No, we’re not all set here in Massachusetts on LGBTQ issues, including marriage equality. A decade after Goodridge, MassEquality’s Executive Director, Kara Suffredini, is still working a set of big bills.
She came on over at Left Ahead today to touch on some of the work to be done. Sure, we’re up there with 9 states and D.C. in permitting same-sex marriage, but that’s not the end. Of course, federal laws, benefits and tax codes still “unmarry” homosexual spouses often to devastating effects. Moreover, even here the legislature has lots of cleaning up to do to provide true equality here.
Consider for one, we have pretty solid gay-rights laws, eh? Well, not so fast for gender identity in public accommodations. Everything from coffee shops to supermarkets to the T to nursing homes to retail stores is not covered. Suffredini described how our laws here require a chain to treat transgender employees equally, fairly, but say nothing about serving LGBTQ customers. Thus, MassEquality is working bills in our House and Senate to correct that.
She talked about how very few intractable lawmakers dislike LGBTQ citizens, but how the realities of the legislative process still intrude. For example, even if a bill passes committees with favorable comments, it may not become law. In our two-year legislative sessions, the bill competes with many others. If it never gets a vote, all the favorable reviews don’t keep it from dying for that session. Suffredini said an important part of her job is getting and keeping MassEquality bills in legislators’ minds, or “making sure we rank.”
She did deal with federal issues, such as DOMA. Essentially legally married spouses here are “essentially unmarried” by the federal government come tax times, inheritance and Social Security moments. That issue may go away shortly if the SCOTUS shows some gumption, but won’t remove the comity problems. If another state refuses to recognize made-in-Massachusetts same-sex marriages, spouses from Iowa, or New York as well as here lose their rights when they cross state borders.
Suffredini got into some other pervasive issues here, at either end of the age spectrum. For one example, gay and transgender seniors can face discrimination and bullying from care providers. For another, a shocking percentage (40%) of unaccompanied homeless youth are LGBTQ. There is a commission in the works to find out more about homeless youth. Anecdotal evidence is that families simply toss out the teens and young 20s youth, who may end up sleeping in elevators or on rooftops with no safety net at all. She describes bills and commissions to help both seniors and youth.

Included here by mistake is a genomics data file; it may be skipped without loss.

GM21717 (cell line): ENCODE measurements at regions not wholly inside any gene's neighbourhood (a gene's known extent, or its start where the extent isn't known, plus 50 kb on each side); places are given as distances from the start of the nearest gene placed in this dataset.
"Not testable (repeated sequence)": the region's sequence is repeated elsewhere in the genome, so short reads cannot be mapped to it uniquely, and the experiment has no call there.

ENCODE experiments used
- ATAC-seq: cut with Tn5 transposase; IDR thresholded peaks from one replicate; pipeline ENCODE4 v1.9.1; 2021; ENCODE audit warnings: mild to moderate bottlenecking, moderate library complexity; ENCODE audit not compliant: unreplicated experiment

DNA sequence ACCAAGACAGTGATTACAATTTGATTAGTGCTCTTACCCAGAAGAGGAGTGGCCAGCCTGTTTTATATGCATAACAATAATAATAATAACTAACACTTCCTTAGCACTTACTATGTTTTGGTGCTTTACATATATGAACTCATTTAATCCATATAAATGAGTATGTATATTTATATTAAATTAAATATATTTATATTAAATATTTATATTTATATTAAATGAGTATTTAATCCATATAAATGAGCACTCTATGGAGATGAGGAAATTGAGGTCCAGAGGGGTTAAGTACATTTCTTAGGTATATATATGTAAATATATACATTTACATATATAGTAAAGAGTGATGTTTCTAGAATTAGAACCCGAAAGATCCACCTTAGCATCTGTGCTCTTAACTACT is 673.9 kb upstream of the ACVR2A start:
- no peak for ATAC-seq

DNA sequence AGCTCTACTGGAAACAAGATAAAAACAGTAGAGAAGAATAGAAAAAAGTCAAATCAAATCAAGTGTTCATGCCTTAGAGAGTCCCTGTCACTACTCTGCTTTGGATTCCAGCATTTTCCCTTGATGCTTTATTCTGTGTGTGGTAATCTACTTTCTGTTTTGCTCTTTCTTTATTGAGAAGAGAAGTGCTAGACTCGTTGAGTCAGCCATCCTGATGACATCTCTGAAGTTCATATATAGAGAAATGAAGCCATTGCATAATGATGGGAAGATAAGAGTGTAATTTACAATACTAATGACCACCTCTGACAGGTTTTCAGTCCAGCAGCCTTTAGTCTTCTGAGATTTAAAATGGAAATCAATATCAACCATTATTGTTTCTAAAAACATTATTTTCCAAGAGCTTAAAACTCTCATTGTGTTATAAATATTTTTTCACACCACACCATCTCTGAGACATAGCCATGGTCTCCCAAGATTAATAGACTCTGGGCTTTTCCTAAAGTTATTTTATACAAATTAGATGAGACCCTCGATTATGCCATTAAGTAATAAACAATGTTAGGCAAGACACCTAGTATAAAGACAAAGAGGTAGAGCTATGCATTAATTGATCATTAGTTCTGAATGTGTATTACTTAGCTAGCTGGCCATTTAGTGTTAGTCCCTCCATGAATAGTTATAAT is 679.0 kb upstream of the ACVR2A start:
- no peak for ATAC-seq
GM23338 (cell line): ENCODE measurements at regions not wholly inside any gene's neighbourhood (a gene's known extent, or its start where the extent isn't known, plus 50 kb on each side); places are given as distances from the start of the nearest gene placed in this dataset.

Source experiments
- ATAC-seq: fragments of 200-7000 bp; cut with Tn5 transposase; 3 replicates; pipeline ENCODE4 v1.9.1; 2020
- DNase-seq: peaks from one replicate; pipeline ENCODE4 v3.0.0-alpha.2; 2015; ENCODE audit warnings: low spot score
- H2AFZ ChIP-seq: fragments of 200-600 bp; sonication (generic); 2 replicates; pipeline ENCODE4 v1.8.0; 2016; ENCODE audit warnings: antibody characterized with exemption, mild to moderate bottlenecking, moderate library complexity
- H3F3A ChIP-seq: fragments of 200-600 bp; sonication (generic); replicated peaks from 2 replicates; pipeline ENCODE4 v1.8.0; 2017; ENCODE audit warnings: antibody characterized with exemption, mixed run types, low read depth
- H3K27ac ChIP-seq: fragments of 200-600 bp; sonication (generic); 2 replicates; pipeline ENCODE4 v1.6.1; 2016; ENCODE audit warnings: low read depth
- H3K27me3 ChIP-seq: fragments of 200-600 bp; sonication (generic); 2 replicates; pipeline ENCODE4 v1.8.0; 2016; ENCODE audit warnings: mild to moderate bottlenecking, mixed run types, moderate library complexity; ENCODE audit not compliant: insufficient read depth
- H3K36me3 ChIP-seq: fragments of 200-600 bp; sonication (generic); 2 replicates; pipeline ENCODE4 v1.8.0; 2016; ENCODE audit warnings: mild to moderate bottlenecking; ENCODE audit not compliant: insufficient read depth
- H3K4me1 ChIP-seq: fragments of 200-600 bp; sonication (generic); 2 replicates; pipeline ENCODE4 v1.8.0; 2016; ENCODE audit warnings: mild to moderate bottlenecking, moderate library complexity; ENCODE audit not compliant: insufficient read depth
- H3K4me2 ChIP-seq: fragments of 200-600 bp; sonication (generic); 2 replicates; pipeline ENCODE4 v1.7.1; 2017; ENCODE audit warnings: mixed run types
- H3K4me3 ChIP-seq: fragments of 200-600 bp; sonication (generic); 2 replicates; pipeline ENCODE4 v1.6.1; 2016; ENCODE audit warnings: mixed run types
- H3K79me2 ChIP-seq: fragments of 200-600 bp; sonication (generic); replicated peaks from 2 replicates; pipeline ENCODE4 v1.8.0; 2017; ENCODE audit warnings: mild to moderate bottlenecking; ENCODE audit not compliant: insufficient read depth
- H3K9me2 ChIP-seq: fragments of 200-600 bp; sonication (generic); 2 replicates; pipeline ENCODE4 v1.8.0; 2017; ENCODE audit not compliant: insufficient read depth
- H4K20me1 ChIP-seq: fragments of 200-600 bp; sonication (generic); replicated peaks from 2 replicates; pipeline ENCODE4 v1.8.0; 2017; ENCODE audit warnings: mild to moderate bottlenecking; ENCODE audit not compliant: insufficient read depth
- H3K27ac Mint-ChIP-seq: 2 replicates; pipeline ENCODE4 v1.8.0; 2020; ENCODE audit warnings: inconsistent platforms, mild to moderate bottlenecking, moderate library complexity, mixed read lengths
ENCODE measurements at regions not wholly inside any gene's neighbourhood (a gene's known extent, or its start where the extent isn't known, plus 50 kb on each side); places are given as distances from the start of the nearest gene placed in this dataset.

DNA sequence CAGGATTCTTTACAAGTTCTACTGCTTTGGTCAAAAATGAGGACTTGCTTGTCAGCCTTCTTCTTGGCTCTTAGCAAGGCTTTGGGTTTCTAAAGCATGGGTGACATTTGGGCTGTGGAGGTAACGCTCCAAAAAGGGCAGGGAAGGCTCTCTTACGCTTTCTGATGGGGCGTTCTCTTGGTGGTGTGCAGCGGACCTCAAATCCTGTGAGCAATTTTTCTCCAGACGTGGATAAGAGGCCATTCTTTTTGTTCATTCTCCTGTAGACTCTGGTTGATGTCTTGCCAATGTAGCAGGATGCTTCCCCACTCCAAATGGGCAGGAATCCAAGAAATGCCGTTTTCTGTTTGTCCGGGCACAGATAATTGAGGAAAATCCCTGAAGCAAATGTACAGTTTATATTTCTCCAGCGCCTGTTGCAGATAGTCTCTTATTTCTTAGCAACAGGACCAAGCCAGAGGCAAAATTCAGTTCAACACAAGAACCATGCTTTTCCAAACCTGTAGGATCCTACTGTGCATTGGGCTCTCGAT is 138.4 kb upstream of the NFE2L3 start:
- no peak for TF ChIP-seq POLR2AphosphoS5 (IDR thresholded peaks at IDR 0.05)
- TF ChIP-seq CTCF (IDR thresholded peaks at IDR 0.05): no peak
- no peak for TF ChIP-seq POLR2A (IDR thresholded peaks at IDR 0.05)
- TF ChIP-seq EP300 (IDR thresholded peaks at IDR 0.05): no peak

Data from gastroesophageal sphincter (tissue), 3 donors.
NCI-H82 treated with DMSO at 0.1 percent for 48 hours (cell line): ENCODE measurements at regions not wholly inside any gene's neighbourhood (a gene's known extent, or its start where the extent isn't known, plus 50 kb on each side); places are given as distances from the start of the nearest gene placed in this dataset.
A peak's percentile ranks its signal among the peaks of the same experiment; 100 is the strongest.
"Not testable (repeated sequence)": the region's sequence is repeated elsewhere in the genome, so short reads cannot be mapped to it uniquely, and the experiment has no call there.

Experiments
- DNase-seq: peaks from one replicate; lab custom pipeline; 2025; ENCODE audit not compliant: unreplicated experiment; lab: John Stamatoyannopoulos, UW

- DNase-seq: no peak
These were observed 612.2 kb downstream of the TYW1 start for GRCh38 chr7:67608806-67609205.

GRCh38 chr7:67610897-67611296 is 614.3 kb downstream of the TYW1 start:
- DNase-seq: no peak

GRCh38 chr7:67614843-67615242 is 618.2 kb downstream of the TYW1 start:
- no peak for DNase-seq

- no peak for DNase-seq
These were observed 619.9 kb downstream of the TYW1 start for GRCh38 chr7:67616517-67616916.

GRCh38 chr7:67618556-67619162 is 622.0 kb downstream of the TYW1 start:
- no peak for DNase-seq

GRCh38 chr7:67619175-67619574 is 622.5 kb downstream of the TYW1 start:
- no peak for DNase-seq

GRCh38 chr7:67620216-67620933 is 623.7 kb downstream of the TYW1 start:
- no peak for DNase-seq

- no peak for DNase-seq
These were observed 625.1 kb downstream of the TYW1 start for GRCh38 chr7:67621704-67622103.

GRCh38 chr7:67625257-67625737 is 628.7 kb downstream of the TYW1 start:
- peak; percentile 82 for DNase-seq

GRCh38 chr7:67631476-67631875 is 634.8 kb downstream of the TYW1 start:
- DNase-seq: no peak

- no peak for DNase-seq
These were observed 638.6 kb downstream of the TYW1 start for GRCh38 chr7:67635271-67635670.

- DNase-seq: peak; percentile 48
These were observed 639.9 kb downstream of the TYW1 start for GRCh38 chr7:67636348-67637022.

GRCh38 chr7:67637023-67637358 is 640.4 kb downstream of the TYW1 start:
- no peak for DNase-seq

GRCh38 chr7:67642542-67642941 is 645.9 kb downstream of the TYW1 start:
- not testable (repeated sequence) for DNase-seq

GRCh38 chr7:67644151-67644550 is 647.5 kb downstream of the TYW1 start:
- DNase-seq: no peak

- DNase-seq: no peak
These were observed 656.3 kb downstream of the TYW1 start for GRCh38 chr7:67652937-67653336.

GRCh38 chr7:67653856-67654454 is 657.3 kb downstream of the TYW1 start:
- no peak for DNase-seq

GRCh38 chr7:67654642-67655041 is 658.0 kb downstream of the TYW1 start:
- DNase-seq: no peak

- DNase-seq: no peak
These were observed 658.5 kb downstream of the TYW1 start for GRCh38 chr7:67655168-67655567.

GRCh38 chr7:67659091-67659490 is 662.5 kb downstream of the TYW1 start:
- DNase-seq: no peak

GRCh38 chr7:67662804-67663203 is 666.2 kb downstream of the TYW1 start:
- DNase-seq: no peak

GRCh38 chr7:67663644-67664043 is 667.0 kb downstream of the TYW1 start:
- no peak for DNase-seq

For the groups for whom MassEquality advocates, a key question is where are the best places to make interventions. That can be the combination of legislation and study. An example is An Act to Create a Special Commission on LGBT Aging. While the legislature here is pretty supportive, lawmakers want some facts and figures. Such work so far also led to awareness training for those who provide services to LGBT seniors. This in turn leads to specific study on how to train to eliminate such discrimination. Suffredini noted that many states still deal with raw job discrimination and are not at our point of fine-tuning post gay-rights and post marriage equality.
She made it plain that while we’re ahead of many states here, it is sobering how much we still have to do. She remains optimistic, particularly noting how supportive most of our lawmakers and citizens are to MassEquality efforts. Beyond Massachusetts too, she has been buoyed by leaderhip she’s seen recently. For a big example, President Obama supporting marriage equality, and the occasional Republican in Congress joining in on that, “gives other people permission to change their minds too.”